We all know that advanced attackers have the resources, expertise and persistence to compromise any organisation at any time. Attackers fundamentally understand the nature of classic security technologies and their applications, and exploit the gaps between them. They relentlessly drive their attacks home, frequently using tools that have been developed specifically to circumvent the target's chosen security infrastructure. Upon penetrating the network, they go to great lengths to remain undetected, using technologies and methods that result in nearly imperceptible indicators of compromise to accomplish their mission.
The challenge for defenders is that traditional security technologies are focused on detecting strong indications of compromise, such as known malware and other threats, but fail to capture or analyse weaker indications of compromise. Furthermore, these technologies are only able to make a determination at a single point in time. If that one shot at identifying and blocking a threat is missed, most IT security professionals have no way of monitoring files once they enter the network and take action if they turn out to be malicious.
Eventually you will realise that a breach has happened, but the process of discovering the breach may take months or even years for most organisations, according to the latest Verizon 2013 Data Breach Investigations Report. At that point, you will be left with no other alternative but to call in the forensics team to figure out what happened, and what was stolen or destroyed.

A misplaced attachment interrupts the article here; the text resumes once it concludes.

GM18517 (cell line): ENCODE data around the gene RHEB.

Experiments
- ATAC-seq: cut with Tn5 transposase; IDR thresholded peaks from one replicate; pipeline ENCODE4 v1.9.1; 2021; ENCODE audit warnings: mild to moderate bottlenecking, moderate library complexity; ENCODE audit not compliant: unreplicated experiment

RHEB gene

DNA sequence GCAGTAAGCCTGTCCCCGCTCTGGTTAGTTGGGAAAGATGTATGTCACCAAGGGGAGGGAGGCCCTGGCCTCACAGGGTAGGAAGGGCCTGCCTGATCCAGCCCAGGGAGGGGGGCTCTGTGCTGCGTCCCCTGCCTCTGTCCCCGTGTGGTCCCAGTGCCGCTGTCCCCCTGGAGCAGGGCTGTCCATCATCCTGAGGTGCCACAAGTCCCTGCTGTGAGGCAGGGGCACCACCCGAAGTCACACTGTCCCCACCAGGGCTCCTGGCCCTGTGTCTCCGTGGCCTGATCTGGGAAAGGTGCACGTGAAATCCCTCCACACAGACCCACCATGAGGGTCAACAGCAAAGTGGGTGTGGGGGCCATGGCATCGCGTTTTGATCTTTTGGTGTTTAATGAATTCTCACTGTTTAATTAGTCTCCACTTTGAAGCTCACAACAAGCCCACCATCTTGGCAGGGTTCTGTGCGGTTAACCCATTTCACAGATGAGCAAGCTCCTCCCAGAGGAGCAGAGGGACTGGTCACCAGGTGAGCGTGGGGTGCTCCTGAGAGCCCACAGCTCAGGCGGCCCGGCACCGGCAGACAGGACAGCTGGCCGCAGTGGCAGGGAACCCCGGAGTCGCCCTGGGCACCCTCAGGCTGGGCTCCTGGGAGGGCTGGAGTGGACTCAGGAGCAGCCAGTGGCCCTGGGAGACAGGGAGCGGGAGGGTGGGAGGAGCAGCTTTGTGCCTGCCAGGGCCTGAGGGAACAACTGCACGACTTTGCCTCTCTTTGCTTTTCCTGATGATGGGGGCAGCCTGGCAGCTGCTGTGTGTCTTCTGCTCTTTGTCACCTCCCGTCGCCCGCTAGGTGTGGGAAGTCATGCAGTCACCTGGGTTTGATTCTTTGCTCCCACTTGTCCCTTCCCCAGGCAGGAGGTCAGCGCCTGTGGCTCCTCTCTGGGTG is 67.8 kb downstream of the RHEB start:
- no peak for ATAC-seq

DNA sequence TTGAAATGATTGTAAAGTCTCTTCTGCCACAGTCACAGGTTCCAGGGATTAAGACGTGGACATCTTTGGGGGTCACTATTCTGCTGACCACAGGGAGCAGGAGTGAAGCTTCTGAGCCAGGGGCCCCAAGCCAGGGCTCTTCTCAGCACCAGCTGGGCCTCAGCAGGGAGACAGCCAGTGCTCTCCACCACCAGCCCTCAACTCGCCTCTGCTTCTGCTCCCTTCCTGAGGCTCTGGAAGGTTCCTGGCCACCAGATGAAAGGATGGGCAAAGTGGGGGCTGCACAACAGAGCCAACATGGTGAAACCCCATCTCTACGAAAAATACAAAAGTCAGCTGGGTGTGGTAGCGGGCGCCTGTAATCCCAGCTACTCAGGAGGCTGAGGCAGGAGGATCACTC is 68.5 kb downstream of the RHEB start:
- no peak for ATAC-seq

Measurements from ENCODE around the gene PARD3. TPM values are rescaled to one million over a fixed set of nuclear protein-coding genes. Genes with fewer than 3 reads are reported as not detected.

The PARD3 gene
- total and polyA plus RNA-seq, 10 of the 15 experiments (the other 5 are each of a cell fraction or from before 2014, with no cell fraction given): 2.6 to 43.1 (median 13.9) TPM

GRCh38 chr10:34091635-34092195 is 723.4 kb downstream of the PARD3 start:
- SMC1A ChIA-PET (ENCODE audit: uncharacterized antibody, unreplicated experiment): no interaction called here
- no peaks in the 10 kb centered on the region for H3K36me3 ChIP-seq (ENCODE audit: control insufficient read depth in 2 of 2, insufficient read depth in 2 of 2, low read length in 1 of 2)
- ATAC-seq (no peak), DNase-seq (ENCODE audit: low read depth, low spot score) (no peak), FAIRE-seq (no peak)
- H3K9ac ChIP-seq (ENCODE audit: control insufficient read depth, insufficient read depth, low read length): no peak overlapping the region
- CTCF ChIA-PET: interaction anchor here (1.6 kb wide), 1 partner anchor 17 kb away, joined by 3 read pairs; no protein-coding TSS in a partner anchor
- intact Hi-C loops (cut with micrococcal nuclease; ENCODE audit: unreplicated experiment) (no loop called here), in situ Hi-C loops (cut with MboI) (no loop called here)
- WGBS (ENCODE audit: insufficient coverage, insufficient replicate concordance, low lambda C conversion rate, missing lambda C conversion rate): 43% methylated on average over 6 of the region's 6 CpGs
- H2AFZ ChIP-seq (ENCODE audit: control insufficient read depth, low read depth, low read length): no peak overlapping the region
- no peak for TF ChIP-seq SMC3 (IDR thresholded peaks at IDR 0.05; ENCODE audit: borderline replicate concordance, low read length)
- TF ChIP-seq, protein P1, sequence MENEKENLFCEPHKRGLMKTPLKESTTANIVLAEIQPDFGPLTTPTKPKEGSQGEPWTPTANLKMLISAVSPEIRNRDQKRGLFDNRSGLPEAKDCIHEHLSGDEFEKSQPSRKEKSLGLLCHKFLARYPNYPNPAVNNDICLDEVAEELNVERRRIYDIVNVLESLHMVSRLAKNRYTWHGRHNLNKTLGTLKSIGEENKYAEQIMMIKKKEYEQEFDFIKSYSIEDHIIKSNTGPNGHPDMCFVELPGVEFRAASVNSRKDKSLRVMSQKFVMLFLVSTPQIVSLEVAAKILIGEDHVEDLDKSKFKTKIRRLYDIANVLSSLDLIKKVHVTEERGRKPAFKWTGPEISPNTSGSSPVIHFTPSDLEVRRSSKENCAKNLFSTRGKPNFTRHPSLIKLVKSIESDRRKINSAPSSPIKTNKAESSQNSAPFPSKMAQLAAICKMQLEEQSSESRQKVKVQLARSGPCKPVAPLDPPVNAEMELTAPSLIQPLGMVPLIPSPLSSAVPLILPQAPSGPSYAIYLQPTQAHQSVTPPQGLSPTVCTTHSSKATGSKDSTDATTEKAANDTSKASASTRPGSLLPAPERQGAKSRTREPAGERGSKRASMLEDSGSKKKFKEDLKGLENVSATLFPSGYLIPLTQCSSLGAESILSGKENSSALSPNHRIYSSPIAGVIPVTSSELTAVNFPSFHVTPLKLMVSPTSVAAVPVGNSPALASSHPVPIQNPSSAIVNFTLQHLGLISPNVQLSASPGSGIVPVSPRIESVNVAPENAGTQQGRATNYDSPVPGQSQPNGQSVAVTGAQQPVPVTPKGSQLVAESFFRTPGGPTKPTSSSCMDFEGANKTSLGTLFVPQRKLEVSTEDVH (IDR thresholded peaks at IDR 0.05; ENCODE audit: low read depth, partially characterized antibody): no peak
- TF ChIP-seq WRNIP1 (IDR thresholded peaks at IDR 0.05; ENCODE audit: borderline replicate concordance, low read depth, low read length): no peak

In the case of Singapore, the open and globalised natures of its economy are qualities that could potentially render it an attractive target for possible security attacks, espionage and foreign subversion. As a regional IT hub, the country possesses extensive technological infrastructure and high levels of connectivity. The rising frequency of security breaches and hacking incidents in recent years further emphasises the need for more effective security systems to counter increasingly advanced attackers in this modern age. Because attackers today often know more about the networks they attack than the network owners and use this to their advantage, it's crucial for IT organisations to start thinking like an attacker.
To regain control against such stealthy attacks, defenders need a new threat-centric approach to security to address the full attack continuum, be it before, during or after an attack. This requires continuous visibility into indicators of compromise and retrospective security to quickly contain and stop the damage. Examples of activities that could indicate compromise include a system attempting to communicate back to a known bad (blacklisted) IP address, trying to access a part of the network, a device or a database it hasn't before, or creating a process that it would not under typical circumstances.
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